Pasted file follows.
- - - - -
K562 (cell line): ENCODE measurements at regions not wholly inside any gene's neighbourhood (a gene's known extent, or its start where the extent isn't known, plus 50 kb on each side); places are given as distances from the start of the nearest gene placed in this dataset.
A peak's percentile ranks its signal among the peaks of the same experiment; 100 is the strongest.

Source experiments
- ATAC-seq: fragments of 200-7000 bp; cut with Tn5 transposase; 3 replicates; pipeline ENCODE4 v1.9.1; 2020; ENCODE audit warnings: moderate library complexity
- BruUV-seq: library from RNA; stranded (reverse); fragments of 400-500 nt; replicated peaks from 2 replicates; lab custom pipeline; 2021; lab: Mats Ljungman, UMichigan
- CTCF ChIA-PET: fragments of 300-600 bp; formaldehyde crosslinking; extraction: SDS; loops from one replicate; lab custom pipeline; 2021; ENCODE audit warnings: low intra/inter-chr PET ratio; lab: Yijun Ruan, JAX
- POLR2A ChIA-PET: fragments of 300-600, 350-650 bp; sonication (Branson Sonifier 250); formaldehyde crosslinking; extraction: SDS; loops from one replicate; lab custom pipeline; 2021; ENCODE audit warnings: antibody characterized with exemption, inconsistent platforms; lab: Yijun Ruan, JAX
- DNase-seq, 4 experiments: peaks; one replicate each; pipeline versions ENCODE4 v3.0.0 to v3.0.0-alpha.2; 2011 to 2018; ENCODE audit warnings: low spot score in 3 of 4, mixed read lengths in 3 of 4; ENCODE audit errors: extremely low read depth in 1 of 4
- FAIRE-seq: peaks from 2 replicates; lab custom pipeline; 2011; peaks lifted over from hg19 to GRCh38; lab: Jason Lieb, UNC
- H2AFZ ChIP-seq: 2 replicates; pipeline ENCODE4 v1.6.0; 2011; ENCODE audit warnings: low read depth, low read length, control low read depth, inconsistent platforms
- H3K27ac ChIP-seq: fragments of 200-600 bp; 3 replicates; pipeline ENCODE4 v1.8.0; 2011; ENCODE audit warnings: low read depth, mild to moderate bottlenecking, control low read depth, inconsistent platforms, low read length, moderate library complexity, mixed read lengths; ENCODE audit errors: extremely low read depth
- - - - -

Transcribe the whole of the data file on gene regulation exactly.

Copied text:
K562 (cell line): ENCODE measurements at regions not wholly inside any gene's neighbourhood (a gene's known extent, or its start where the extent isn't known, plus 50 kb on each side); places are given as distances from the start of the nearest gene placed in this dataset.
A peak's percentile ranks its signal among the peaks of the same experiment; 100 is the strongest.

Source experiments
- ATAC-seq: fragments of 200-7000 bp; cut with Tn5 transposase; 3 replicates; pipeline ENCODE4 v1.9.1; 2020; ENCODE audit warnings: moderate library complexity
- BruUV-seq: library from RNA; stranded (reverse); fragments of 400-500 nt; replicated peaks from 2 replicates; lab custom pipeline; 2021; lab: Mats Ljungman, UMichigan
- CTCF ChIA-PET: fragments of 300-600 bp; formaldehyde crosslinking; extraction: SDS; loops from one replicate; lab custom pipeline; 2021; ENCODE audit warnings: low intra/inter-chr PET ratio; lab: Yijun Ruan, JAX
- POLR2A ChIA-PET: fragments of 300-600, 350-650 bp; sonication (Branson Sonifier 250); formaldehyde crosslinking; extraction: SDS; loops from one replicate; lab custom pipeline; 2021; ENCODE audit warnings: antibody characterized with exemption, inconsistent platforms; lab: Yijun Ruan, JAX
- DNase-seq, 4 experiments: peaks; one replicate each; pipeline versions ENCODE4 v3.0.0 to v3.0.0-alpha.2; 2011 to 2018; ENCODE audit warnings: low spot score in 3 of 4, mixed read lengths in 3 of 4; ENCODE audit errors: extremely low read depth in 1 of 4
- FAIRE-seq: peaks from 2 replicates; lab custom pipeline; 2011; peaks lifted over from hg19 to GRCh38; lab: Jason Lieb, UNC
- H2AFZ ChIP-seq: 2 replicates; pipeline ENCODE4 v1.6.0; 2011; ENCODE audit warnings: low read depth, low read length, control low read depth, inconsistent platforms
- H3K27ac ChIP-seq: fragments of 200-600 bp; 3 replicates; pipeline ENCODE4 v1.8.0; 2011; ENCODE audit warnings: low read depth, mild to moderate bottlenecking, control low read depth, inconsistent platforms, low read length, moderate library complexity, mixed read lengths; ENCODE audit errors: extremely low read depth